Today, Spain, like many other countries, is living in a different reality, with an improved standard of living and a more robust economy. However, the lesson that post-war history has taught us still holds true: money does not bring happiness. According to various psychology and sociology studies, people who value experiences, personal relationships and personal growth over material goods tend to be happier. Money can provide comforts and security, but it cannot buy love, friendship, health, time, or a sense of personal fulfillment.

Looking back to the post-war and lean years in Spain, it is clear that happiness is not found in the accumulation of material wealth, but in human connections, shared experiences and the satisfaction of basic needs. These lessons, learned in difficult times, are still relevant today and remind us that, at the end of the day, money does not bring happiness.

Today, in the modern world, where the pursuit of material goods and money sometimes seems to consume us, remembering our history can be a valuable way to reevaluate our priorities and seek true satisfaction beyond the value of our bank account.

Dismantling the Myth: “To be Happy is to Have and the More I Have, the Happier I Will Be”.

In contemporary society, we are constantly bombarded by the mantra of consumerism: “to be happy is to have, and the more I have, the happier I will be”. But is it really true? Can happiness be measured by the amount of things we own? In this article, we will dismantle this myth and explore the true essence of happiness.

The Myth of Consumerism and Happiness

Today’s consumer economy bombards us with the idea that having is synonymous with happiness. Advertising campaigns promise us satisfaction through the purchase of goods and services. However, scientific studies have shown that this association between material possession and happiness is weak at best. In fact, the constant quest to have more can lead to chronic dissatisfaction, stress and unhappiness.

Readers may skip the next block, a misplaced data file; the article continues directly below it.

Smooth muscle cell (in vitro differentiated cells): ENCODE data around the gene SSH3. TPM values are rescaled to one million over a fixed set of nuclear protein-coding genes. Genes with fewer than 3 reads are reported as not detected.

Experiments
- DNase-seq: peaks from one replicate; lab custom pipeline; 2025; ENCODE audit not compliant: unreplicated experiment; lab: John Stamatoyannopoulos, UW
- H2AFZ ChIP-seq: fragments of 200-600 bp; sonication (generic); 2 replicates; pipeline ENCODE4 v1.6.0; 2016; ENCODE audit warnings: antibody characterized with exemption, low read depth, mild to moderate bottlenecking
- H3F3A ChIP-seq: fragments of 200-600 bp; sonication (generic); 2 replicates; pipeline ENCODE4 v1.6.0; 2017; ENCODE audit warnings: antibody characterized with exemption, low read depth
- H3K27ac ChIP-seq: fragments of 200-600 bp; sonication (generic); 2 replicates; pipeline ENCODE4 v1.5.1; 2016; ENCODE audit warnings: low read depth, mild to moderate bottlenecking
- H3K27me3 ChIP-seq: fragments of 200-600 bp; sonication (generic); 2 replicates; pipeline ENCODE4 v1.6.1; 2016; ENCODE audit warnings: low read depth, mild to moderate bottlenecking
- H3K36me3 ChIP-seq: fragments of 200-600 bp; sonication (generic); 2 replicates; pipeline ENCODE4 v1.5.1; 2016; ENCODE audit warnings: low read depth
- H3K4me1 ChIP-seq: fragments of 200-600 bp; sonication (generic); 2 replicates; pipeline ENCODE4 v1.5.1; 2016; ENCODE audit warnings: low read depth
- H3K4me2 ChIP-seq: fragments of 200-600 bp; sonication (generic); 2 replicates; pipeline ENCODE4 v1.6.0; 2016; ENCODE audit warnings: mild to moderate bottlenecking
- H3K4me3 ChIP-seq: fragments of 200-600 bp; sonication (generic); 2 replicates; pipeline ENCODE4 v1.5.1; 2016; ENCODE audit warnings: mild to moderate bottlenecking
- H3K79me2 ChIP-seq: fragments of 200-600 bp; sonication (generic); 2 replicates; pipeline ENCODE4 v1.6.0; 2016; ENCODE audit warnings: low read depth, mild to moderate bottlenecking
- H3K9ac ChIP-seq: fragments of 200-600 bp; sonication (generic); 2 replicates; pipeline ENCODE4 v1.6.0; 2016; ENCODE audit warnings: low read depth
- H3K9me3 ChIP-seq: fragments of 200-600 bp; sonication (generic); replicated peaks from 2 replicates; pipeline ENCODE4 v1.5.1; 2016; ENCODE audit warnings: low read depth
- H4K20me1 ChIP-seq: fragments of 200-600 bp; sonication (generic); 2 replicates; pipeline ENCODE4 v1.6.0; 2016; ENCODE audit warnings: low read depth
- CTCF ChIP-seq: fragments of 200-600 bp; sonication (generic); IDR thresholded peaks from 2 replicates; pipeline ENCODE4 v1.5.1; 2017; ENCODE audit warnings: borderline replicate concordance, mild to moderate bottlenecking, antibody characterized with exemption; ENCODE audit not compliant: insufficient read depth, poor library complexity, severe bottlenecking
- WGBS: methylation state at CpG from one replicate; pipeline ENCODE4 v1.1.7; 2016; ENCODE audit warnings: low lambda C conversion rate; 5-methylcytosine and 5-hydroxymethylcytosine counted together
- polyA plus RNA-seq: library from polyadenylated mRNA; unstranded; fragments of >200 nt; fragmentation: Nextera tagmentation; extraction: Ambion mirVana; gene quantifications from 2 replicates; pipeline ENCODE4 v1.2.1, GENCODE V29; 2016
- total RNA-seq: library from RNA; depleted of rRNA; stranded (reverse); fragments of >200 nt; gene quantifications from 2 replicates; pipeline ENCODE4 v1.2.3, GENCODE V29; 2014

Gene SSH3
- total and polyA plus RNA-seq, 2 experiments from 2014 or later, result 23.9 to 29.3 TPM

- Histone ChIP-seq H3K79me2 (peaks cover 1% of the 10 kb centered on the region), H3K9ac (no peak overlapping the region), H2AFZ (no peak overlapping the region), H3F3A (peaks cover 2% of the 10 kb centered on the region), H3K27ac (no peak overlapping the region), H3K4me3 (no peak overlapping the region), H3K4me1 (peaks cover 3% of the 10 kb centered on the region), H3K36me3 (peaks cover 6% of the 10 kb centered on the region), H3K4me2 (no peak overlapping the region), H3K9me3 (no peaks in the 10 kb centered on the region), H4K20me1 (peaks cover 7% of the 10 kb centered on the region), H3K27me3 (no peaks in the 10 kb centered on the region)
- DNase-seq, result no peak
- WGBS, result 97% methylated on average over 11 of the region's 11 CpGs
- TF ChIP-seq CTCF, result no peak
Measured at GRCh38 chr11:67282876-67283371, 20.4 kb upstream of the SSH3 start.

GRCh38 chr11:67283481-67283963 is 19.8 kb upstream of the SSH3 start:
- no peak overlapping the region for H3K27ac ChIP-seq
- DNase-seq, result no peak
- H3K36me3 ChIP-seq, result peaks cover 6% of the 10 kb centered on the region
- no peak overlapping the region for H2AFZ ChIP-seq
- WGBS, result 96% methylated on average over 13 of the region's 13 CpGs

The Paradox of Happiness

Positive Psychology, a field that focuses on the study of happiness and human well-being, often refers to a phenomenon called “the happiness paradox.” According to this paradox, as our living conditions improve and we acquire more material goods, our expectations and desires also increase. This endless cycle of wanting more can lead us to feel permanently dissatisfied, feeding the false belief that “the more I have, the happier I will be”.

The True Essence of Happiness

Research in the fields of psychology and sociology suggests that happiness is more related to interpersonal relationships, gratitude, the ability to appreciate what we already have, and the experiences that enrich us as individuals, than to the amount of material goods we possess. Experiences, unlike physical objects, become part of our identity and contribute to our personal growth.

“To be happy is to have and the more I have, the happier I will be” is a myth that has been refuted by numerous studies and life experiences. True happiness is found in the quality of our relationships, appreciation for what we have and our life experiences. By dismantling this myth, we can begin to focus on what really matters for our happiness and well-being, rather than constantly seeking more material possessions.